In the US, the max 401k contribution is X and you either use it and get that advantage forever or you don't and you lose the space for that year forever. I could defer 17.5k for my 401k in 2014 and then 18k in 2015. If I deferred 0 in 2014, my cap for 2015 is still 18k.

If tax advantage space is use or lose in Canada, I think you'd be crazy not to max that out that space first before paying extra on a mortgage. That space is SUPER valuable and I wish I could go back in time and convince my younger self to slow down on paying down debts and instead max out my 401k each year.
RRSP and TFSA are rolled over, contribution room accumulates. For RRSP you can contribute 18% of your income (minus whatever your employer contributes). For TFSA its currently $5500/year. Canada is nicer allowing rollovers, its helpful for people who are just starting to save later in life. If you have earned $1,000,000 in lifetime earnings you'll have $180,000 in RRSP room accumulated.

RRSP can also be accessed at any time, people often raid them during job losses (not advisable). I have a 30 year old friend who cashed theirs in for a major home repair :(

In Ontario, where the OP is, without knowing exact details the OP and husband are paying 33% (or more) in tax in their tax brackets (see link). If they put some money into RRSP they get the tax back, a $6000 contribution today (before March 2, 2015) will give them $2000 back as soon as they file 2014 taxes. They can then use the refund to pay down the mortgage. This strategy will instantly increase NW by $8K. ($6K is half of their EF ).

http://www.taxtips.ca/taxrates/on.htm

In Canada a "Fixed Rate Mortgage" is usually only fixed for 5 years, max (sometimes 4 years when you see it that low). Then you automatically renew it at the current rates, if you don't you've just defaulted on your mortgage. Its so common people don't realize that in the US a fixed rate really means fixed for 30 years. Call it a cultural difference.

c-kat

  • 5 O'Clock Shadow
  • *
  • Posts: 59
Re: Invest in the markets or pay down the mortgage?
« Reply #19 on: January 30, 2015, 12:38:22 PM »
If it gives you peace of mind to pay it off, it is the right decision.  Also, once it is paid off your monthly expenses will drop drastically and you can start investing the difference.

I'm in Ontario too and would love to know which lender you went though for a fixed 2.3% rate. We are close to renewing our mortgage and I'd love to get that rate. :)

IngaB

  • 5 O'Clock Shadow
  • *
  • Posts: 19
Re: Invest in the markets or pay down the mortgage?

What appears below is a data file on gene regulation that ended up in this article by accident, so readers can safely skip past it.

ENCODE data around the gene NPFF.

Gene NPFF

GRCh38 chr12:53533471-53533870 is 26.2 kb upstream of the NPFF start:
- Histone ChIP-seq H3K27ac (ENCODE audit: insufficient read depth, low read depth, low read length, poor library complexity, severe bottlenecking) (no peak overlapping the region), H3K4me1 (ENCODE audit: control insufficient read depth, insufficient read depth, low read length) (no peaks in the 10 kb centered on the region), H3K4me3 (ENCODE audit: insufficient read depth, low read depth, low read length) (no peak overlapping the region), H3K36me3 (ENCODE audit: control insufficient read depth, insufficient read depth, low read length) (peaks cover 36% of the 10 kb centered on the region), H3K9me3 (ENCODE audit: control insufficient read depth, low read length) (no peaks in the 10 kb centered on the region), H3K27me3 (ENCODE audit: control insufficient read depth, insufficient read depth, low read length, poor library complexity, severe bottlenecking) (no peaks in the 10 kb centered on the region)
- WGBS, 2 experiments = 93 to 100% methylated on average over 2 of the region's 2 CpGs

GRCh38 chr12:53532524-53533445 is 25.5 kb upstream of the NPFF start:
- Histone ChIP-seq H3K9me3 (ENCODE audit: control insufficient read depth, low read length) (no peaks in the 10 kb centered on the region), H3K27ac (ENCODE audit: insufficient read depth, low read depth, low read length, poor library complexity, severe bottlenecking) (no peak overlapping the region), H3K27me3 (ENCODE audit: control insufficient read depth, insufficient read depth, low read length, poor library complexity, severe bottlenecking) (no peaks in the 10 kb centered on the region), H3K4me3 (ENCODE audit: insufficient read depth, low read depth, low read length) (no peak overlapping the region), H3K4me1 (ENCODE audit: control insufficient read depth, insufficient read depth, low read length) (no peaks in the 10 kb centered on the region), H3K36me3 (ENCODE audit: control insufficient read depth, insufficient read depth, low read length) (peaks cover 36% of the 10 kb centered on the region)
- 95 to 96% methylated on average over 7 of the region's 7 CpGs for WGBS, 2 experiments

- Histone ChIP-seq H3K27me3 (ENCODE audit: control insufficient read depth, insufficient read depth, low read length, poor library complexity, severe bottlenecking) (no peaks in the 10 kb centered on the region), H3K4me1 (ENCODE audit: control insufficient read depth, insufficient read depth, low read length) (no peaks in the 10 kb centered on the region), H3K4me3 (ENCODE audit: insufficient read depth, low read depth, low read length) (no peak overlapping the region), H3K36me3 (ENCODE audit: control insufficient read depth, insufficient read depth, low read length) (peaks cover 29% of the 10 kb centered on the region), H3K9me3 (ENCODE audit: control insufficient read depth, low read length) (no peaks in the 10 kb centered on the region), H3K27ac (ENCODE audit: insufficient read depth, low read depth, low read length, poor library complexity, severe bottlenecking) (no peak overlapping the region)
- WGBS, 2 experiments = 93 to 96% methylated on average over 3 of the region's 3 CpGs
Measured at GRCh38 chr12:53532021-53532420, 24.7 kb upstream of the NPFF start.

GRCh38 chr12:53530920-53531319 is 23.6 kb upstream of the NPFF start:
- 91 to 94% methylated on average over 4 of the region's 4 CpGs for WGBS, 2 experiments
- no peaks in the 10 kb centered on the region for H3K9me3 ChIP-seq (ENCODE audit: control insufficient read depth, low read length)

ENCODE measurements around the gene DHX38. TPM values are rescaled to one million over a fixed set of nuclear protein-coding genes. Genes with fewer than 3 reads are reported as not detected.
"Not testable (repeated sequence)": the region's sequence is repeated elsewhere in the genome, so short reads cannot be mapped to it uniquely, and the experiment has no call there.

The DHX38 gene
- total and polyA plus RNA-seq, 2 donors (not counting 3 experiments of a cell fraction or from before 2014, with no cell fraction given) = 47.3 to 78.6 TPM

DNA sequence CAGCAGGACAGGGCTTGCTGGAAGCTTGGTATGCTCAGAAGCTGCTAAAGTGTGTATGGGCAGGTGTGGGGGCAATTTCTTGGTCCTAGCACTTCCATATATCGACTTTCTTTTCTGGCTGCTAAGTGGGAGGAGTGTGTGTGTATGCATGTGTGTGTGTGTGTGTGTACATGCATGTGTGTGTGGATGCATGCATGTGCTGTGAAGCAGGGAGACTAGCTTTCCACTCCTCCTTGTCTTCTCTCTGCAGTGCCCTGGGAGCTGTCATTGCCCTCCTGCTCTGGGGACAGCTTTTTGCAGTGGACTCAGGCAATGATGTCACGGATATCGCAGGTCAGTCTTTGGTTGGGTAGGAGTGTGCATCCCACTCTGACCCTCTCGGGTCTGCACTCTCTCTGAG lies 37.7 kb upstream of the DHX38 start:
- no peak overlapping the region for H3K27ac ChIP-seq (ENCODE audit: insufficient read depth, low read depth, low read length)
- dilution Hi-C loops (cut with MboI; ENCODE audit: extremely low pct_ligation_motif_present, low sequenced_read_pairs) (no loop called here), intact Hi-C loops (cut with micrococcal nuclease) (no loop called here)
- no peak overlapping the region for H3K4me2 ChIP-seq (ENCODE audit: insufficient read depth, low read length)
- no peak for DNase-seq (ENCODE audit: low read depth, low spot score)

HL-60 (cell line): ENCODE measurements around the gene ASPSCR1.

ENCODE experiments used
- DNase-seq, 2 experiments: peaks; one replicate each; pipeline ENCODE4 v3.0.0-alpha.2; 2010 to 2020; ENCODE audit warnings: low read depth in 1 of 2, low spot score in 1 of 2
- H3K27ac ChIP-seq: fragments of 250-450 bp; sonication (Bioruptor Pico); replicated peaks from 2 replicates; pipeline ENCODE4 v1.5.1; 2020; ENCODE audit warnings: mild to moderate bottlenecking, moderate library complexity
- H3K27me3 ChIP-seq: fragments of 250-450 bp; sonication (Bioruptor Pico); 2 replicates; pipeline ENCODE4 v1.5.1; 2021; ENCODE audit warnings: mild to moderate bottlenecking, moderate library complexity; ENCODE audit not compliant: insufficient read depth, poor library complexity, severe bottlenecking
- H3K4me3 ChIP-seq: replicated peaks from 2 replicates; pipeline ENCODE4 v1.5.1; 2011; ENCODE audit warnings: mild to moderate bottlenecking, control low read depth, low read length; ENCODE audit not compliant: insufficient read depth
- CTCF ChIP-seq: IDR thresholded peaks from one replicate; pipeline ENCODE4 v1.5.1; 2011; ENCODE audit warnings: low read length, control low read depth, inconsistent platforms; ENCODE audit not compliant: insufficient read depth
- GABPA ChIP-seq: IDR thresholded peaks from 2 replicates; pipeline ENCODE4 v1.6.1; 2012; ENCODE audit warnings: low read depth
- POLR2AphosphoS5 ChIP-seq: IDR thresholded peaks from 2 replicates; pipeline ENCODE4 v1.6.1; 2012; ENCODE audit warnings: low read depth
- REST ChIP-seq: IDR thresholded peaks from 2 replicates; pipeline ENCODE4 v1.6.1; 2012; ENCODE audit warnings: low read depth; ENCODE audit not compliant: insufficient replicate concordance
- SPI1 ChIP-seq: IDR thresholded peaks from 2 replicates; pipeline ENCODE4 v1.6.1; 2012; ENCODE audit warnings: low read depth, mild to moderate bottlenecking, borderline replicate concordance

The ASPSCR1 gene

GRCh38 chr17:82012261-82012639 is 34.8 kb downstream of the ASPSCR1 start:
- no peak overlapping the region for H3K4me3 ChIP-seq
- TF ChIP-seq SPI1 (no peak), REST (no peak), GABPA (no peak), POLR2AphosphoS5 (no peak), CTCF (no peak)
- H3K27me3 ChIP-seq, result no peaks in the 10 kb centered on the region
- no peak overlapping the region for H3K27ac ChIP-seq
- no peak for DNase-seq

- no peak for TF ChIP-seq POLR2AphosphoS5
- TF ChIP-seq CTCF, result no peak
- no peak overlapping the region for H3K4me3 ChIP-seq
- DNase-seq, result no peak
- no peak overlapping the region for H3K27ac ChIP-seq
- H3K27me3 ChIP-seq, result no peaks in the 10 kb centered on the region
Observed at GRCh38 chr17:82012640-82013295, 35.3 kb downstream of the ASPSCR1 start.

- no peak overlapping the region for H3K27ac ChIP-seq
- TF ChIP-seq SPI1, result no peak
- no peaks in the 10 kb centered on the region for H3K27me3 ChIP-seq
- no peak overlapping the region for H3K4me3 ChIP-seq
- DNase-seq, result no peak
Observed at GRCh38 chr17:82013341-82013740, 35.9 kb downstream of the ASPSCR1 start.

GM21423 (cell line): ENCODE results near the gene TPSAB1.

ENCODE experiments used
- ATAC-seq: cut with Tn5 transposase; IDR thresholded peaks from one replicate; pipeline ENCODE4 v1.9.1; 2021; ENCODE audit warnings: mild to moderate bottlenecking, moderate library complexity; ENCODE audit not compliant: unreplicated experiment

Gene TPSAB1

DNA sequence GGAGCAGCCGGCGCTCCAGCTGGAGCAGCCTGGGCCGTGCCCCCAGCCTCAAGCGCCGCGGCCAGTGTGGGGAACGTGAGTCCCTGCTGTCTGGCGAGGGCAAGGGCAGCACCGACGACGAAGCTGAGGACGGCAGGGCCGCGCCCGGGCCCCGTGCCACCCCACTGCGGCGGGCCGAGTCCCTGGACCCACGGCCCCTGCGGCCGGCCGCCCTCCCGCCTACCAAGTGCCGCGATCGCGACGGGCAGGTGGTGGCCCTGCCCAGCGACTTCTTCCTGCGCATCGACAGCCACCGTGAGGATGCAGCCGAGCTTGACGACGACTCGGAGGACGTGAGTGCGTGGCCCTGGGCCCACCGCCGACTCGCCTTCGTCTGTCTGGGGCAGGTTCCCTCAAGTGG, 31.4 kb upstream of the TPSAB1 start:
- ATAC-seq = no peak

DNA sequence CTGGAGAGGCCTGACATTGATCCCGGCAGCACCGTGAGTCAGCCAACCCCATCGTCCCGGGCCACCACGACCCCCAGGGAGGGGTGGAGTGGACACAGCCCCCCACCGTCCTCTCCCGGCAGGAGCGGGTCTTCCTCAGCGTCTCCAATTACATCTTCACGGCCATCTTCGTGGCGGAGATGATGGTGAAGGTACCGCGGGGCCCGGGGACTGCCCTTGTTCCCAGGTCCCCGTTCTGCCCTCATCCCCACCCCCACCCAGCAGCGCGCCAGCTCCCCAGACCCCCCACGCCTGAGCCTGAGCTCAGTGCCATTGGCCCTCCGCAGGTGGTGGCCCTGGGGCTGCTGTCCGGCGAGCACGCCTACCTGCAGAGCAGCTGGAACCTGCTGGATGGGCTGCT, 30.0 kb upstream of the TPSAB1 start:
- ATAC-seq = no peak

« Reply #20 on: June 30, 2016, 12:51:00 PM »
Hi everyone,
Just wanted to provide an update on this post.

Hubby and I are expecting our first baby. She will be born the same month our mortgage is paid off!

I feel super revealed. Our costs will go down by about $4,000 a month and I do not think a baby cost a lot of money during the first year.
My income will go down during my 12-month maternity leave but not a lot. My employer pays 93% of my $90 K salary for 8 months and I get 55% of my salary months 9-12.

We are not financially independent yet but it feels good to get the mortgage piece of the way.
Happy Canada day!

IngaB

ltt

  • Pencil Stache
  • ****
  • Posts: 739
Re: Invest in the markets or pay down the mortgage?
« Reply #21 on: June 30, 2016, 06:53:53 PM »
Congrats!!

Remember that wonderful financial crisis back in 2008 where people lost their homes and jobs......we made our final mortgage payment.  We had inherited some money and decided that with the withdrawals we were required to take that we would pay off our home.  I don't regret it for one minute!!  We haven't had to write a monthly check--I can't even remember what our payment was--something around $1,000, I believe.  Do we miss the gains we could have made in the market---not really.  We don't even really think about it, but we do love the fact that we're not having to make a payment of that size, and it gives us more breathing room.

Choices

  • Pencil Stache
  • ****
  • Posts: 516
    • ChooseBetterLife
Re: Invest in the markets or pay down the mortgage?
« Reply #22 on: July 01, 2016, 09:05:02 AM »
Hi everyone,
Just wanted to provide an update on this post.

Hubby and I are expecting our first baby. She will be born the same month our mortgage is paid off!

I feel super revealed. Our costs will go down by about $4,000 a month and I do not think a baby cost a lot of money during the first year.
My income will go down during my 12-month maternity leave but not a lot. My employer pays 93% of my $90 K salary for 8 months and I get 55% of my salary months 9-12.

We are not financially independent yet but it feels good to get the mortgage piece of the way.
Happy Canada day!

IngaB

Well done! And congrats on your new baby!
Regardless of the math, the markets can be volatile and we are also willing to pay a price for peace of mind. We paid off our mortgage and didn't regret it one bit. In fact, we both started working part-time and our quality of life skyrocketed. Having fewer monthly payments opens up a whole new world of life options.